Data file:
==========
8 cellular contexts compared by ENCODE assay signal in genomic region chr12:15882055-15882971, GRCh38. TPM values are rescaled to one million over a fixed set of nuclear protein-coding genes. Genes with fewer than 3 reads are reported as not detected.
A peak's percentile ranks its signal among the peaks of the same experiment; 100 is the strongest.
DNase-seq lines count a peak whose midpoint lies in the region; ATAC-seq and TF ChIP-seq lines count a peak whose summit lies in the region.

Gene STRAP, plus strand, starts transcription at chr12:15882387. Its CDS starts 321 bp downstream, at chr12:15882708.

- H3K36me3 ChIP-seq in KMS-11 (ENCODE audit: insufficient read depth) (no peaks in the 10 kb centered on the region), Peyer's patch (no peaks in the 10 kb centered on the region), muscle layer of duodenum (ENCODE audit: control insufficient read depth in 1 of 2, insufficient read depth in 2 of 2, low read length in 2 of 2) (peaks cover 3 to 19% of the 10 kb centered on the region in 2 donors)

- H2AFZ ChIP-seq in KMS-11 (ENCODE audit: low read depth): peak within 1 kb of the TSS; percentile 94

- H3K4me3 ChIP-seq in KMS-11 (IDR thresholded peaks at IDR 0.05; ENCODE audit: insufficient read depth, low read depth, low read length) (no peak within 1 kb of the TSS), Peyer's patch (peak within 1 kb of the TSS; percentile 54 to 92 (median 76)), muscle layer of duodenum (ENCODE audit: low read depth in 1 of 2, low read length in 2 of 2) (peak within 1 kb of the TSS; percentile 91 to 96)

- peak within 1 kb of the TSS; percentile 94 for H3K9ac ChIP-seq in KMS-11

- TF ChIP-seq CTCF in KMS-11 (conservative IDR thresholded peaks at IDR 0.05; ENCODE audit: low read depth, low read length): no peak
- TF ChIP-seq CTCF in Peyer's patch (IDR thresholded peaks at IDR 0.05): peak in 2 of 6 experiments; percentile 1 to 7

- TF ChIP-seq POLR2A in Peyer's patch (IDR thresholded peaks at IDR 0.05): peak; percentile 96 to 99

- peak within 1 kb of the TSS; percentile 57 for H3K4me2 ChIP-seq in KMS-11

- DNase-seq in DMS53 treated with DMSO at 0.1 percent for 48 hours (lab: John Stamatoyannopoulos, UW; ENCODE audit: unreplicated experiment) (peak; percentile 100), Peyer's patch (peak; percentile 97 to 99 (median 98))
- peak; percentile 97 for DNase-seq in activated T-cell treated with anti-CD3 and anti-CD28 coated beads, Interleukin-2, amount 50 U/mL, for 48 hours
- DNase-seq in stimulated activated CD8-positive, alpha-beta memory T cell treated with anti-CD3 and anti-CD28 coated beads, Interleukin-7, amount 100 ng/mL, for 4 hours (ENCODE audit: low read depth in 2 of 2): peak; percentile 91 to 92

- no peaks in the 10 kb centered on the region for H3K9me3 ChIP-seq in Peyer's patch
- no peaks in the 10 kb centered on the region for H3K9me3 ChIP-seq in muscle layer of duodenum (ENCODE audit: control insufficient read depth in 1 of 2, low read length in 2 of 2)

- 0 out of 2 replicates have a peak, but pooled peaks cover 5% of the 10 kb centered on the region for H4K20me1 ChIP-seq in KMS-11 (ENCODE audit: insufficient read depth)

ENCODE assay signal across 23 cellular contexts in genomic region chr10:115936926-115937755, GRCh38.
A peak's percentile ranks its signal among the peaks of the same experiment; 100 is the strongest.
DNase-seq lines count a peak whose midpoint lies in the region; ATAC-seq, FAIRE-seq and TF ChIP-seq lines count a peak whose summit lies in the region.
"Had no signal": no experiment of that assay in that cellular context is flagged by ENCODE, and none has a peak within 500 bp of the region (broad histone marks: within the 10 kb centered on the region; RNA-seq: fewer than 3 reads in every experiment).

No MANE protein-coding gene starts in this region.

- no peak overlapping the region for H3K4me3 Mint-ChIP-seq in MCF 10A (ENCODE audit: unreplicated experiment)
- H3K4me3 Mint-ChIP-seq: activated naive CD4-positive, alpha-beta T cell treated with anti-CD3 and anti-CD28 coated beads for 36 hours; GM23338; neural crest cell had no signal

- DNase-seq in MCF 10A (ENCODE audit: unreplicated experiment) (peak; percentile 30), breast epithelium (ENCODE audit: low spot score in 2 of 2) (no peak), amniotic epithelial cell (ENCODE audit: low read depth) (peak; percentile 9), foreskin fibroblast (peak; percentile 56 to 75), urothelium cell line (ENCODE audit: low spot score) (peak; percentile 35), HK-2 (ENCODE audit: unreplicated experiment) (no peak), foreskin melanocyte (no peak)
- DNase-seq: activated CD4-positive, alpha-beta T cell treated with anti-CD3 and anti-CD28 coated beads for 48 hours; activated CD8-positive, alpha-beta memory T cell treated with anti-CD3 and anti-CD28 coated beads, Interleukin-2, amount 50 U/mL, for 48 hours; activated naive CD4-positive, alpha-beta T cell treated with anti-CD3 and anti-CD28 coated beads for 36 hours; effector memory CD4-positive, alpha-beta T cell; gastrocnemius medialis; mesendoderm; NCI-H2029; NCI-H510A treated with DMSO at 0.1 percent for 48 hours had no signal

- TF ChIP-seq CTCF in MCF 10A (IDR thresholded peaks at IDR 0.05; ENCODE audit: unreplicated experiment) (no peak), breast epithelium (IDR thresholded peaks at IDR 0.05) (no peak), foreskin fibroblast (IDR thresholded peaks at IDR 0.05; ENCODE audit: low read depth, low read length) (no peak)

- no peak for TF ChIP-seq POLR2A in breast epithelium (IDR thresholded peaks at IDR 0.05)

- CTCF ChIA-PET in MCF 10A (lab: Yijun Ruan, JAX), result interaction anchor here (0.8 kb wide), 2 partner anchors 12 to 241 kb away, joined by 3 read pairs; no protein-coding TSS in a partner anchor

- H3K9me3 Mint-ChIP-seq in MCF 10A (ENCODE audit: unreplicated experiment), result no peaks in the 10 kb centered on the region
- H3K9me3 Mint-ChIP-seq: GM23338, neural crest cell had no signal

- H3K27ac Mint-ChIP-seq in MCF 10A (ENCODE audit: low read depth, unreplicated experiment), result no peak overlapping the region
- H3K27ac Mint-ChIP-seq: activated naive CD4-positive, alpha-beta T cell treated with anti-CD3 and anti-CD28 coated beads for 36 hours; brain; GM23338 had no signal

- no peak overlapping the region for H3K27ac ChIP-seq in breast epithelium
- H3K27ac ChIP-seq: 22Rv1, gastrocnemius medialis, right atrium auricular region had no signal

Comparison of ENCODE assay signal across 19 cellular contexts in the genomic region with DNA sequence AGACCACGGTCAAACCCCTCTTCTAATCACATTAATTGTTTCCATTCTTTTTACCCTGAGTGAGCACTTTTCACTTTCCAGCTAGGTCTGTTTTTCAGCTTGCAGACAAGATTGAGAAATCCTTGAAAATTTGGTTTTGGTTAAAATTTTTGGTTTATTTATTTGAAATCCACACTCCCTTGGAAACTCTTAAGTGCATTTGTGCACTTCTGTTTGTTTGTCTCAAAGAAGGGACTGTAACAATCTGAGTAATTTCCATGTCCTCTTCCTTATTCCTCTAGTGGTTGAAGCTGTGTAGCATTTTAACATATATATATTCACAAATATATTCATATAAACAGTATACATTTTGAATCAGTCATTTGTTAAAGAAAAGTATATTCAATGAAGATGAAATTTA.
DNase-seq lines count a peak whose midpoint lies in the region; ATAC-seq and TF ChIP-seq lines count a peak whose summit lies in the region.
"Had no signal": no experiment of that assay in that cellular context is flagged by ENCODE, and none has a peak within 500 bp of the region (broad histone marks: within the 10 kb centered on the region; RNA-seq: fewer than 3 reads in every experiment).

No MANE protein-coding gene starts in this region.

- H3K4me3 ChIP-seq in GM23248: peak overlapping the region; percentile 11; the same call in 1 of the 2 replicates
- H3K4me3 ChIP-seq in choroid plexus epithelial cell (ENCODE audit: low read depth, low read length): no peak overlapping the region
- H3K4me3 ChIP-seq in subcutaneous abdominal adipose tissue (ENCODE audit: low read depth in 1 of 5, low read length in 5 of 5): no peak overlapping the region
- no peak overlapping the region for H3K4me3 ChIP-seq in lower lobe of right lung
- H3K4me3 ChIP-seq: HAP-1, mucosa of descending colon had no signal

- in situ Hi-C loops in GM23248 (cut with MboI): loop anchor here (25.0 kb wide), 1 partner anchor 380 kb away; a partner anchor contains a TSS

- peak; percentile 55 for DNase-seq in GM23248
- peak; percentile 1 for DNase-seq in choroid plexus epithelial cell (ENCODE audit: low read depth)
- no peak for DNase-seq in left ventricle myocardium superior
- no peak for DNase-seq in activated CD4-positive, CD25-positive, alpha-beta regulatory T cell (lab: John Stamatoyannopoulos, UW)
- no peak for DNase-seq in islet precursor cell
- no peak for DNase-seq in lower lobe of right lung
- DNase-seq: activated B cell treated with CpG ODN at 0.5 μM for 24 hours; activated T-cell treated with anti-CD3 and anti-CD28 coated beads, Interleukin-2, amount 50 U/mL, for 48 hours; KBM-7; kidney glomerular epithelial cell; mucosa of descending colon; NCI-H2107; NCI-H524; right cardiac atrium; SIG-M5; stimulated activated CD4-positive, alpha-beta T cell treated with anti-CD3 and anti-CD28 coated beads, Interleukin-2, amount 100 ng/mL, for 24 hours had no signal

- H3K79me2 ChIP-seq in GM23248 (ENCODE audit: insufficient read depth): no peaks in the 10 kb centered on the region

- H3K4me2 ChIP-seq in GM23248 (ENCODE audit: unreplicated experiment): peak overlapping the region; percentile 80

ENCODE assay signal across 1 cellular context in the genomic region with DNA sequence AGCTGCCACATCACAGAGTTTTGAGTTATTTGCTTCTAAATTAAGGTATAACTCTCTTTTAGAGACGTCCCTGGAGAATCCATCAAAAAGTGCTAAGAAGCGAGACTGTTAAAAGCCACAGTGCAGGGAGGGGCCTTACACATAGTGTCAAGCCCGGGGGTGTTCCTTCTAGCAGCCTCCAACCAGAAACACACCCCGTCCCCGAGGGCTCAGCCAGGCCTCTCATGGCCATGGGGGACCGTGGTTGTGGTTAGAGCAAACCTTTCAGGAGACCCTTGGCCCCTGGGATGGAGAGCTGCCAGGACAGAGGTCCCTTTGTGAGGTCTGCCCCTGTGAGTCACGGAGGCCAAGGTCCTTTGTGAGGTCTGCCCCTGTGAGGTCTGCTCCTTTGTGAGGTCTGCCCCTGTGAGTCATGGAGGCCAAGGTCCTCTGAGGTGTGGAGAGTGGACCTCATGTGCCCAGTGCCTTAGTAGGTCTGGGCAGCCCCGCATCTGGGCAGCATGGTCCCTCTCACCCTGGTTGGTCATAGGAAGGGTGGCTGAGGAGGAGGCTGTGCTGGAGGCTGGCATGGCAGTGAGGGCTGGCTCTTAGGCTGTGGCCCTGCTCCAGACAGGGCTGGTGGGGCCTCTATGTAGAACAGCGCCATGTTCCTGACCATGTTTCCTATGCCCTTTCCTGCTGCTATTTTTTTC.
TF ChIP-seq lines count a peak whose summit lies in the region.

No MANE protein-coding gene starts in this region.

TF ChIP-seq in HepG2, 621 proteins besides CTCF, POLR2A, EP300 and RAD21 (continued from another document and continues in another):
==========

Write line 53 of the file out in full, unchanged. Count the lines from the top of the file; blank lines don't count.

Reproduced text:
- DNase-seq: activated B cell treated with CpG ODN at 0.5 μM for 24 hours; activated T-cell treated with anti-CD3 and anti-CD28 coated beads, Interleukin-2, amount 50 U/mL, for 48 hours; KBM-7; kidney glomerular epithelial cell; mucosa of descending colon; NCI-H2107; NCI-H524; right cardiac atrium; SIG-M5; stimulated activated CD4-positive, alpha-beta T cell treated with anti-CD3 and anti-CD28 coated beads, Interleukin-2, amount 100 ng/mL, for 24 hours had no signal